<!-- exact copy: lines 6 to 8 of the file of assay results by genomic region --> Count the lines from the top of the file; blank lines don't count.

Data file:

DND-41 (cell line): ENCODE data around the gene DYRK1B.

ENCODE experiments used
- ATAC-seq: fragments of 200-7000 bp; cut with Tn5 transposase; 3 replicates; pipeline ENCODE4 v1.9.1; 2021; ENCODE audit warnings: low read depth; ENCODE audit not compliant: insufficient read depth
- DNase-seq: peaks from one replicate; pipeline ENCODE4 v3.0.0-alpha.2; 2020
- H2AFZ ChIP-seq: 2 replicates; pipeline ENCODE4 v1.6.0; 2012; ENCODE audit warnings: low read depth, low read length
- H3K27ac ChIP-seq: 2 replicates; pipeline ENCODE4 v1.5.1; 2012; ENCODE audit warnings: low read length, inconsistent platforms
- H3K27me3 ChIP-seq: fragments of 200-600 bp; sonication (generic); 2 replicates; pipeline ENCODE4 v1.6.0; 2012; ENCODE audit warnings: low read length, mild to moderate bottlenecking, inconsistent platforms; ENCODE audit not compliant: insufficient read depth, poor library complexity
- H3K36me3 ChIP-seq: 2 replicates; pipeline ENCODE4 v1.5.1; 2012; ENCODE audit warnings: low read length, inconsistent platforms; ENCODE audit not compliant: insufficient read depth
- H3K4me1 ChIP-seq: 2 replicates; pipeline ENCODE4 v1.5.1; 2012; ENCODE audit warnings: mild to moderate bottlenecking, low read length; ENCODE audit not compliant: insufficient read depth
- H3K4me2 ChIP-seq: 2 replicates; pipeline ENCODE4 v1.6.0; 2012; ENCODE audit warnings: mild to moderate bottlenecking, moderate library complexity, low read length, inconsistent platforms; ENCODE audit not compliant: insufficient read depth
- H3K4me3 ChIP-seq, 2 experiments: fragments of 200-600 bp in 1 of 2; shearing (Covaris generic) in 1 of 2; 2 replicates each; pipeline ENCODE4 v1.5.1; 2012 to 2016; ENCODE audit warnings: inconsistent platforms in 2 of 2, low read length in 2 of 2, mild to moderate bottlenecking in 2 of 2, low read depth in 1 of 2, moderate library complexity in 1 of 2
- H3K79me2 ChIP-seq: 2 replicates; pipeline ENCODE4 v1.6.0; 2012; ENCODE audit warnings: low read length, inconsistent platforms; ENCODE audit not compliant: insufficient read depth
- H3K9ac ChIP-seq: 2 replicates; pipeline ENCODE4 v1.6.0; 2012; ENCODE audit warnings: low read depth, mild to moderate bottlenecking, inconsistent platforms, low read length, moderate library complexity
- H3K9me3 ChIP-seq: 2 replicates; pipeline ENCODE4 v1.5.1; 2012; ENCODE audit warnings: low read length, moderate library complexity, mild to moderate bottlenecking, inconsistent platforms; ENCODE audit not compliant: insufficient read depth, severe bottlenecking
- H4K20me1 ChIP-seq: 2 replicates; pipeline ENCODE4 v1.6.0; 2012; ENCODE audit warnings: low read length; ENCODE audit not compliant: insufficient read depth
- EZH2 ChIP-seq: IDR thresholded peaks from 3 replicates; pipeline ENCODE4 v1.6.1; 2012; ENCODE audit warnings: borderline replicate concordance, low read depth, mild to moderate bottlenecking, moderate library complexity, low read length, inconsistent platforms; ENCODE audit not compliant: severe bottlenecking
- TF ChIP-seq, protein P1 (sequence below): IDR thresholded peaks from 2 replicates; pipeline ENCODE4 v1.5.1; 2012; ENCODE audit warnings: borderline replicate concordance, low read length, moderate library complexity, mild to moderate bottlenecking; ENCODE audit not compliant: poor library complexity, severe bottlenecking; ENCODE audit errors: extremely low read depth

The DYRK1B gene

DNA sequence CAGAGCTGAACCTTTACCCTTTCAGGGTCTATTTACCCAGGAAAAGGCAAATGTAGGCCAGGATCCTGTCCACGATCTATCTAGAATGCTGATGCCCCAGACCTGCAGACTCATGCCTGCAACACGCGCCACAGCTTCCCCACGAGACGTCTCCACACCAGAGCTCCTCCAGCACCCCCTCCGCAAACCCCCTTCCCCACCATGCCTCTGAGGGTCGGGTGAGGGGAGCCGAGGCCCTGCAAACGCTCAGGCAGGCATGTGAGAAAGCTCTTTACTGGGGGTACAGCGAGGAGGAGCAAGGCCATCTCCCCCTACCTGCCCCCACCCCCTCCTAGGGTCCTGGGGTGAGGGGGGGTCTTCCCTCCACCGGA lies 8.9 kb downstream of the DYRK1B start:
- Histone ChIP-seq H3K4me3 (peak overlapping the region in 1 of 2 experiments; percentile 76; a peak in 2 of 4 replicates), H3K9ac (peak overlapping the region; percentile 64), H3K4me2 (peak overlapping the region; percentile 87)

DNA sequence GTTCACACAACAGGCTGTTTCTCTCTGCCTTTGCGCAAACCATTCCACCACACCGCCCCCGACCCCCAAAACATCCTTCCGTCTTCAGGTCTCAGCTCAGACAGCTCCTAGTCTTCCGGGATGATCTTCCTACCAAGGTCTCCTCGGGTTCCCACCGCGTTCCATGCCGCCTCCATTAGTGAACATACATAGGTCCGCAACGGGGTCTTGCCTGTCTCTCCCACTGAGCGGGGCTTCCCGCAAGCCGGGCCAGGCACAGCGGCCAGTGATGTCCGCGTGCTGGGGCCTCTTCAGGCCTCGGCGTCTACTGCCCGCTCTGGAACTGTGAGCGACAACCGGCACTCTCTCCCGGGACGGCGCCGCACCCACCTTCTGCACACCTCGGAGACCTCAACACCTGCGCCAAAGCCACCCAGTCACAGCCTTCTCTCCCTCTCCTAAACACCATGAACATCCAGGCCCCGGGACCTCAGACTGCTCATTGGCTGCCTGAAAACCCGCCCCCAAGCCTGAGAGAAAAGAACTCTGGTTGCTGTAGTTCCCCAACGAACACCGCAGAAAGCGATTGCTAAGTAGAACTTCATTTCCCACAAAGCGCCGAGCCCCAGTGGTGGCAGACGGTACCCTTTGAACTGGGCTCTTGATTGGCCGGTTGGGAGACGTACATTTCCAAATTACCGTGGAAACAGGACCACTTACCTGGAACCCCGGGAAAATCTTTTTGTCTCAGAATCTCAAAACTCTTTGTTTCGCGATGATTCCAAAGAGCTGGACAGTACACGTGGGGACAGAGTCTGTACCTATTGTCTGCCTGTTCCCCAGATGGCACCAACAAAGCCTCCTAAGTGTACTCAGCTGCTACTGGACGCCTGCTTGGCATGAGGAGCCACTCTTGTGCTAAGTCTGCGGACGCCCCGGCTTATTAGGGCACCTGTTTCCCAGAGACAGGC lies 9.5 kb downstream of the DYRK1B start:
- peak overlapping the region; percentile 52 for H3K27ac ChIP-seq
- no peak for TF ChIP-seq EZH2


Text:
- H3K27ac ChIP-seq: 2 replicates; pipeline ENCODE4 v1.5.1; 2012; ENCODE audit warnings: low read length, inconsistent platforms
- H3K27me3 ChIP-seq: fragments of 200-600 bp; sonication (generic); 2 replicates; pipeline ENCODE4 v1.6.0; 2012; ENCODE audit warnings: low read length, mild to moderate bottlenecking, inconsistent platforms; ENCODE audit not compliant: insufficient read depth, poor library complexity
- H3K36me3 ChIP-seq: 2 replicates; pipeline ENCODE4 v1.5.1; 2012; ENCODE audit warnings: low read length, inconsistent platforms; ENCODE audit not compliant: insufficient read depth